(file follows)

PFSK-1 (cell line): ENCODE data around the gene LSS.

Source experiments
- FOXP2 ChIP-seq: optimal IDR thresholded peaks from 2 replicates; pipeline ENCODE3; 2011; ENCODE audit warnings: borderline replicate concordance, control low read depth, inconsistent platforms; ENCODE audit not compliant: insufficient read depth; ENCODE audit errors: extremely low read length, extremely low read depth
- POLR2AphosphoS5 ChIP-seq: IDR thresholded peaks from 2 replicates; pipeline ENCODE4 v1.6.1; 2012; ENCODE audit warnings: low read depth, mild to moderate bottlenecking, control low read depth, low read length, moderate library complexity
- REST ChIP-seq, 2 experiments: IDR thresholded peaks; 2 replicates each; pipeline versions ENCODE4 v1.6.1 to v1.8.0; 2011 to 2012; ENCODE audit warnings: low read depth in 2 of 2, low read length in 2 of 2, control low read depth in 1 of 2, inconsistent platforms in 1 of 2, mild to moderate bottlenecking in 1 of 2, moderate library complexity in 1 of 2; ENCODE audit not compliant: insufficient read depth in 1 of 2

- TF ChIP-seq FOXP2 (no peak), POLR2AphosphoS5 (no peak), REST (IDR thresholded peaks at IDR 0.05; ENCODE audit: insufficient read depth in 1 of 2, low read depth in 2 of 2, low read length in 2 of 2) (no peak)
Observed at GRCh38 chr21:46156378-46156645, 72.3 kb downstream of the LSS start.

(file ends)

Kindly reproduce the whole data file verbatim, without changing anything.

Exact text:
PFSK-1 (cell line): ENCODE data around the gene LSS.

Source experiments
- FOXP2 ChIP-seq: optimal IDR thresholded peaks from 2 replicates; pipeline ENCODE3; 2011; ENCODE audit warnings: borderline replicate concordance, control low read depth, inconsistent platforms; ENCODE audit not compliant: insufficient read depth; ENCODE audit errors: extremely low read length, extremely low read depth
- POLR2AphosphoS5 ChIP-seq: IDR thresholded peaks from 2 replicates; pipeline ENCODE4 v1.6.1; 2012; ENCODE audit warnings: low read depth, mild to moderate bottlenecking, control low read depth, low read length, moderate library complexity
- REST ChIP-seq, 2 experiments: IDR thresholded peaks; 2 replicates each; pipeline versions ENCODE4 v1.6.1 to v1.8.0; 2011 to 2012; ENCODE audit warnings: low read depth in 2 of 2, low read length in 2 of 2, control low read depth in 1 of 2, inconsistent platforms in 1 of 2, mild to moderate bottlenecking in 1 of 2, moderate library complexity in 1 of 2; ENCODE audit not compliant: insufficient read depth in 1 of 2

- TF ChIP-seq FOXP2 (no peak), POLR2AphosphoS5 (no peak), REST (IDR thresholded peaks at IDR 0.05; ENCODE audit: insufficient read depth in 1 of 2, low read depth in 2 of 2, low read length in 2 of 2) (no peak)
Observed at GRCh38 chr21:46156378-46156645, 72.3 kb downstream of the LSS start.